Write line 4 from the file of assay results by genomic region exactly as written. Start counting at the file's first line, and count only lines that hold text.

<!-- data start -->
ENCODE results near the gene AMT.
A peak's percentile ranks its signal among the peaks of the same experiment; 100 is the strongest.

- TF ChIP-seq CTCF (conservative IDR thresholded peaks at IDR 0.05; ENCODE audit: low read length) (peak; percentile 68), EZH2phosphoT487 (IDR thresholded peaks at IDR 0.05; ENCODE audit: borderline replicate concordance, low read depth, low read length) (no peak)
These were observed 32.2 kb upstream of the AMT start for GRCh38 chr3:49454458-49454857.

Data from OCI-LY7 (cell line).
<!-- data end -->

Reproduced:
These were observed 32.2 kb upstream of the AMT start for GRCh38 chr3:49454458-49454857.